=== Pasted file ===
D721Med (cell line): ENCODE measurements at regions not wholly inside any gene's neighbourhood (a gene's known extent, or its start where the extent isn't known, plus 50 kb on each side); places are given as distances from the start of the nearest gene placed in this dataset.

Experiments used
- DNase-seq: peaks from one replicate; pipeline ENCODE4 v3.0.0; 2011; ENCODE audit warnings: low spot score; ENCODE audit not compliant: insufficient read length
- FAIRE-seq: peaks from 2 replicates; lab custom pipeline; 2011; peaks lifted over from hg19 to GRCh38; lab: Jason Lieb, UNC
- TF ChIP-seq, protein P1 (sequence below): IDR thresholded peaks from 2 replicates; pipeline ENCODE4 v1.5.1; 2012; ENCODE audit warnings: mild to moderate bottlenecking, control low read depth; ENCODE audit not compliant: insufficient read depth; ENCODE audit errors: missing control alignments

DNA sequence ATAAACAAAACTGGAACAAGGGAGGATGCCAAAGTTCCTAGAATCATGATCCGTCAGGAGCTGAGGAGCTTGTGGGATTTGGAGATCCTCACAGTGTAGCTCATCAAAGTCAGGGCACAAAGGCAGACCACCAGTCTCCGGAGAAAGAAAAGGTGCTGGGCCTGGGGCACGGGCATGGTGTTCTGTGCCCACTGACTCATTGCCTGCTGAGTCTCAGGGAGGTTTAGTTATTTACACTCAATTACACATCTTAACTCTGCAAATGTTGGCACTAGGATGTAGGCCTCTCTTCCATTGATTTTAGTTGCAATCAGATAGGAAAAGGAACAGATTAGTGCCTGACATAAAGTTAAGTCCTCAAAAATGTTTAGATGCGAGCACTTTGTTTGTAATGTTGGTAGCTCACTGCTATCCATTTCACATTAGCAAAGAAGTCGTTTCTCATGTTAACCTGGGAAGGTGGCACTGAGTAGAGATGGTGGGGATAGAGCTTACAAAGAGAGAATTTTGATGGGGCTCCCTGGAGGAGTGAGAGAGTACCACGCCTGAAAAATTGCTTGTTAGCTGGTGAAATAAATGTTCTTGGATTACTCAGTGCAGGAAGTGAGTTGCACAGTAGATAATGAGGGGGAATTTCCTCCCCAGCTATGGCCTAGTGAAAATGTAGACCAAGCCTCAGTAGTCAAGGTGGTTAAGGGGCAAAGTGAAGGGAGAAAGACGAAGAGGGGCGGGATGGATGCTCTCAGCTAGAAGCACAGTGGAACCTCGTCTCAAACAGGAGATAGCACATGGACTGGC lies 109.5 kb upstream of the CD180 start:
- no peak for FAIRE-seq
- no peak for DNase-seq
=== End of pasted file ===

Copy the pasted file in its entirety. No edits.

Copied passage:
D721Med (cell line): ENCODE measurements at regions not wholly inside any gene's neighbourhood (a gene's known extent, or its start where the extent isn't known, plus 50 kb on each side); places are given as distances from the start of the nearest gene placed in this dataset.

Experiments used
- DNase-seq: peaks from one replicate; pipeline ENCODE4 v3.0.0; 2011; ENCODE audit warnings: low spot score; ENCODE audit not compliant: insufficient read length
- FAIRE-seq: peaks from 2 replicates; lab custom pipeline; 2011; peaks lifted over from hg19 to GRCh38; lab: Jason Lieb, UNC
- TF ChIP-seq, protein P1 (sequence below): IDR thresholded peaks from 2 replicates; pipeline ENCODE4 v1.5.1; 2012; ENCODE audit warnings: mild to moderate bottlenecking, control low read depth; ENCODE audit not compliant: insufficient read depth; ENCODE audit errors: missing control alignments

DNA sequence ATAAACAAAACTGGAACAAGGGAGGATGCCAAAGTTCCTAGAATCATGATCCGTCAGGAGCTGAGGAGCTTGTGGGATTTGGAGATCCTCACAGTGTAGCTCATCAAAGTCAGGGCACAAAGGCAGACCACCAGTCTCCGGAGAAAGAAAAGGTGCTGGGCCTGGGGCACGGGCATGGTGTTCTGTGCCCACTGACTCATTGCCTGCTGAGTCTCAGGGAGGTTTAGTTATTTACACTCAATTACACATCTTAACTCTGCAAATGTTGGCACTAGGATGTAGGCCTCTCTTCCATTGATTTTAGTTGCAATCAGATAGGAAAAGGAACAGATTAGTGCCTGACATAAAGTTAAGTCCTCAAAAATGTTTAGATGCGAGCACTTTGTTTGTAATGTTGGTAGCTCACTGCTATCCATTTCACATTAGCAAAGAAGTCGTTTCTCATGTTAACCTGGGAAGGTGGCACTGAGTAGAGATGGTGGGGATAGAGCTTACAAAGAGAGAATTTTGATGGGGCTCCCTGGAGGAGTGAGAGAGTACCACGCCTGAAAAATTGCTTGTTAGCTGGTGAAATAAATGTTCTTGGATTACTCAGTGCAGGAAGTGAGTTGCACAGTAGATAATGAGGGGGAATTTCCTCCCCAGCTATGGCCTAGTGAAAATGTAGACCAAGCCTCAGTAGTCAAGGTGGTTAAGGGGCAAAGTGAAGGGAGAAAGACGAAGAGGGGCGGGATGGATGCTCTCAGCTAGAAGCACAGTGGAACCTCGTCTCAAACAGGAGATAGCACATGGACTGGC lies 109.5 kb upstream of the CD180 start:
- no peak for FAIRE-seq
- no peak for DNase-seq